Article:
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August 20, 2019, 04:35:27 am

Author Topic: Recommended Science books for new syllabus???  (Read 1127 times)  Share 

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dudbomber

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Recommended Science books for new syllabus???
« on: March 17, 2018, 05:48:35 pm »
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 G'day everybody, my school uses the "new" "in Focus" books for Biology, Chemistry and Physics. But I find it basic and unchallenging, likewise with the Maths in Focus books. I use IGCSE, IA and IB science pdf books, because they comprehensively (and excessively) cover most (not all) of the syllabus, and challenge students with puzzling questions.

Such as: "what is the electronic (subshell) configuration of copper?" Which clearly is an exception to the aufbau principle: [Ar] 3d10 4s1. Which the  "new" "In Focus" books bereft.

Note: Dotpoint and surfing series books are also quite interesting.

Internet... Is of course one of the best resources too... as long as it is relevant and understandable, eg;https://chem.libretexts.org/

Not sure with Pearson and Heinmann. But I'm looking forward to any responses and experiences that you guys have.

Makes me wonder. What other books would you guys recommend?
« Last Edit: March 17, 2018, 05:53:57 pm by dudbomber »
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jamonwindeyer

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Re: Recommended Science books for new syllabus???
« Reply #1 on: March 18, 2018, 01:05:37 pm »
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I think the thing to be careful of when considering a textbook/resource is that there is only a certain amount to know. The syllabus is of finite length. So while it might be tempting to consult a heap of additional resources, the mark benefit you'll get from that is next to non-existent once you get past a certain point. So unless you are reading for your own interest, it's not really worth the financial outlay to learn stuff that could never and will never be examined. For me, efficiency is key ;D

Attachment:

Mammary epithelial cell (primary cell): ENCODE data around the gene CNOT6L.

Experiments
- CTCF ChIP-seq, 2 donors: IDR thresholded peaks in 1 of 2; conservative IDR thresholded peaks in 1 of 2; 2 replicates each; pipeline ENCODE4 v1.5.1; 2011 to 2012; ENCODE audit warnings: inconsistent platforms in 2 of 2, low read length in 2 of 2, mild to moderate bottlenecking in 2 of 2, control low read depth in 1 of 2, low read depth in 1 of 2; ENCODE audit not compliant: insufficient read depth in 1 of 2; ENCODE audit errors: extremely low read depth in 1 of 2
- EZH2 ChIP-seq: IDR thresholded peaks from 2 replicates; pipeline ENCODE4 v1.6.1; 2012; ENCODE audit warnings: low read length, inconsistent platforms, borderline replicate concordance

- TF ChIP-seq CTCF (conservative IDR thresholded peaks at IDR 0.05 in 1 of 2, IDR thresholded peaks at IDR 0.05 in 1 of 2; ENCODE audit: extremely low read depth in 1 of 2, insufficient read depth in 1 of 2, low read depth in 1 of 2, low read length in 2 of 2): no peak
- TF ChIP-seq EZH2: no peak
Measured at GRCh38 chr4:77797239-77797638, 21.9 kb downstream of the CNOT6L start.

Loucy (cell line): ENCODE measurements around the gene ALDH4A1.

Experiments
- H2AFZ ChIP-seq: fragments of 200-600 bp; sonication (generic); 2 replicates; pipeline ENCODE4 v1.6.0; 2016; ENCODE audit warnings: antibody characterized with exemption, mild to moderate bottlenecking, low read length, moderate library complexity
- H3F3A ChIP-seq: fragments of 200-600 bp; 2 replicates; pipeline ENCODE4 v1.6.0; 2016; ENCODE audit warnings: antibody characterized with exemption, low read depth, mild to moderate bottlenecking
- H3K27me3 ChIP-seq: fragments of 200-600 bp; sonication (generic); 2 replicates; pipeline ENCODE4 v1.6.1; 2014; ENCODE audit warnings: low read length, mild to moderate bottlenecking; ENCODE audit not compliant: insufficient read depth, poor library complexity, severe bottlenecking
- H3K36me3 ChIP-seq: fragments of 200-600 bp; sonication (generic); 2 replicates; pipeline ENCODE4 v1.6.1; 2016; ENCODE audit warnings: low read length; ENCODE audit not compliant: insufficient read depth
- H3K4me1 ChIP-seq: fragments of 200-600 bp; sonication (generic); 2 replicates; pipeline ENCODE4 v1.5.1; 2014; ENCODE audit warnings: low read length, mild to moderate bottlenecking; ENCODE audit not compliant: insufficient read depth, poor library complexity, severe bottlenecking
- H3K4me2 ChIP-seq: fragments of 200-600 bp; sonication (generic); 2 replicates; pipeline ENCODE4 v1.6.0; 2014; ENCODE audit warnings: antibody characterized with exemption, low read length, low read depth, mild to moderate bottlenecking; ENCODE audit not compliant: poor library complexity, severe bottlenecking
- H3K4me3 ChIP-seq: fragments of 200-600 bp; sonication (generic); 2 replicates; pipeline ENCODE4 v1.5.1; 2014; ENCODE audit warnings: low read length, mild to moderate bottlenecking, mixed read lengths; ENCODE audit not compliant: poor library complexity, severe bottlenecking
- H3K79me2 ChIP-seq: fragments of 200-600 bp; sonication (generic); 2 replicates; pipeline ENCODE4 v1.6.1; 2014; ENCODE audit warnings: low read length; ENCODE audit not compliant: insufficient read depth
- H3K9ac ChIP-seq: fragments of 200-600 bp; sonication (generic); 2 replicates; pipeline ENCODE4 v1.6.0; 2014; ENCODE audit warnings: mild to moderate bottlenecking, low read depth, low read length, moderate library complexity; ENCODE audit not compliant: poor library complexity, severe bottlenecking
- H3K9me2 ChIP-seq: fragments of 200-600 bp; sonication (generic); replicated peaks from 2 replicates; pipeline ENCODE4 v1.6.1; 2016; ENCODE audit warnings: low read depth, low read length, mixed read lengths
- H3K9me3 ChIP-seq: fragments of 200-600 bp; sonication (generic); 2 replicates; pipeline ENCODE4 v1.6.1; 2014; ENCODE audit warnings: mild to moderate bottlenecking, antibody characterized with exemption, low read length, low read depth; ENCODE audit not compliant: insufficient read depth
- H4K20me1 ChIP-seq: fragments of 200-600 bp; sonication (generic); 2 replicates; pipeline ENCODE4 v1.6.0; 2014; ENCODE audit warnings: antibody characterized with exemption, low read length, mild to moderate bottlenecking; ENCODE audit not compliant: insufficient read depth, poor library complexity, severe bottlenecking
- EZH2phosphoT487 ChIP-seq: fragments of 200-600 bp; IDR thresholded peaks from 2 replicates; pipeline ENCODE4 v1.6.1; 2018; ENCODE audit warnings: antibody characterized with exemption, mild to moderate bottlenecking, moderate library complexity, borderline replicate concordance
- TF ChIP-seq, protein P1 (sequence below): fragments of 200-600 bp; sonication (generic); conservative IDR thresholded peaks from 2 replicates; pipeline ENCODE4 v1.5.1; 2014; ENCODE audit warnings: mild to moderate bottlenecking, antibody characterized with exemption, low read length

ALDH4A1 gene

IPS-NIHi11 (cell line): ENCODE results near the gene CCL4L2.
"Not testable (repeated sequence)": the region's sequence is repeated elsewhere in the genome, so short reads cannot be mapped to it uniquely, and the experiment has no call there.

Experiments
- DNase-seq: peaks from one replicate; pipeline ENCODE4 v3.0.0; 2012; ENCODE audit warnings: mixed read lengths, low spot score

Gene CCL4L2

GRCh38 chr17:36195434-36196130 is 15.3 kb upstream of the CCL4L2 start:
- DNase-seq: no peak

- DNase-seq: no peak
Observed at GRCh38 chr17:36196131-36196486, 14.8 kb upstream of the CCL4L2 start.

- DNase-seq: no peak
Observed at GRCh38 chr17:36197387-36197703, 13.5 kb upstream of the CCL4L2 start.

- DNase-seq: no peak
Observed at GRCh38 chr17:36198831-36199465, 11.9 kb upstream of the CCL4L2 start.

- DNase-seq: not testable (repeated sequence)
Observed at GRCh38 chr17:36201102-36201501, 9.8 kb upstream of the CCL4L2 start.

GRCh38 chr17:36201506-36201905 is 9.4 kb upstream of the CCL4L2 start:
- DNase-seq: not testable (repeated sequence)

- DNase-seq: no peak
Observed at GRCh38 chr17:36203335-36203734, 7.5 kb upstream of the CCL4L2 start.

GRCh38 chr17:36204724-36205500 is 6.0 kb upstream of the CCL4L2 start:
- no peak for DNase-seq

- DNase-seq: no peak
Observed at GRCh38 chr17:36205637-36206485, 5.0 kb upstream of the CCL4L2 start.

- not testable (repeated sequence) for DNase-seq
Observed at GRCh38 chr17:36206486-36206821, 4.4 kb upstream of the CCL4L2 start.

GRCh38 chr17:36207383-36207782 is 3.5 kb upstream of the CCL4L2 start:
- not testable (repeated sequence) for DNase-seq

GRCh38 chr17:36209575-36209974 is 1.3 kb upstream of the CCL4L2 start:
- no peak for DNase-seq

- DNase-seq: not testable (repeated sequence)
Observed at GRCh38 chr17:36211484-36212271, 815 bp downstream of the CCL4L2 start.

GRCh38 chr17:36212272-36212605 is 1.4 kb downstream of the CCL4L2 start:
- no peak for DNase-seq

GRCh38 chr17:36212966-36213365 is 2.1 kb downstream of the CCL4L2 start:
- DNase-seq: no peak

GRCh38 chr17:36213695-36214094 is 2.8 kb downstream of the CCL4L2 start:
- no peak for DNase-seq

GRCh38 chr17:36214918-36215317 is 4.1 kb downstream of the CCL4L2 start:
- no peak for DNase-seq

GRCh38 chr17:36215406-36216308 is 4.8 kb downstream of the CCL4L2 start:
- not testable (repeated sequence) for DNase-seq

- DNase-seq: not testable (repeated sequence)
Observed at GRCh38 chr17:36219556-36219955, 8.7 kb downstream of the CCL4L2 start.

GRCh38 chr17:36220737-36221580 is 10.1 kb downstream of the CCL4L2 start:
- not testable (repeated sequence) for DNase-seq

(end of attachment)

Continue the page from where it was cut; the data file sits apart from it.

That said, the "In Focus" books cover everything you'll need in terms of assessable content. If you wanted a summary of the content (again, more efficient than flicking through a textbook), something like the ATAR Notes Course Summaries is really good for that. I agree that the Focus examples tend to be a tad simplistic, it sounds like those other resources are doing a good job filling that gap. Hopefully someone can lend a hand with additional stuff if you need it!

ganeshremedies

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Re: Recommended Science books for new syllabus???
« Reply #2 on: March 04, 2019, 04:17:58 pm »
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The CBSE class XI syllabus for the academic year 2015-16 has been issued by Central Board of Secondary Education, New Delhi. Keeping in mind the need for detailed and well-defined sections in the subject, the syllabus of CBSE Class 11 is comprehensive, yet concise. The chapters prescribed in the Class 11 syllabus for 2019-20 are appropriate for good performance in entrance exams such as IIT JEE, NEET (AIPMT) besides the final exams.

avocadinq

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Re: Recommended Science books for new syllabus???
« Reply #3 on: March 04, 2019, 07:23:19 pm »
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G'day everybody, my school uses the "new" "in Focus" books for Biology, Chemistry and Physics. But I find it basic and unchallenging, likewise with the Maths in Focus books. I use IGCSE, IA and IB science pdf books, because they comprehensively (and excessively) cover most (not all) of the syllabus, and challenge students with puzzling questions.

Such as: "what is the electronic (subshell) configuration of copper?" Which clearly is an exception to the aufbau principle: [Ar] 3d10 4s1. Which the  "new" "In Focus" books bereft.

Note: Dotpoint and surfing series books are also quite interesting.

Internet... Is of course one of the best resources too... as long as it is relevant and understandable, eg;https://chem.libretexts.org/

Not sure with Pearson and Heinmann. But I'm looking forward to any responses and experiences that you guys have.

Makes me wonder. What other books would you guys recommend?
Personally, I've used in focus and jacaranda for physics + pearson for chemistry. All textbooks were fairly good at covering the concepts, with jacaranda and pearson with more detail than in focus. In Pearson, there are lots of questions varying in difficulty (with the easier questions at the beginning and the harder questions at the end), whereas jacaranda and in focus had questions covering the basic concepts. Past paper questions and the atarnotes topic tests/study guides are also a good alternative to textbooks if you are looking for harder/more challenging questions or a basic summary of the content.
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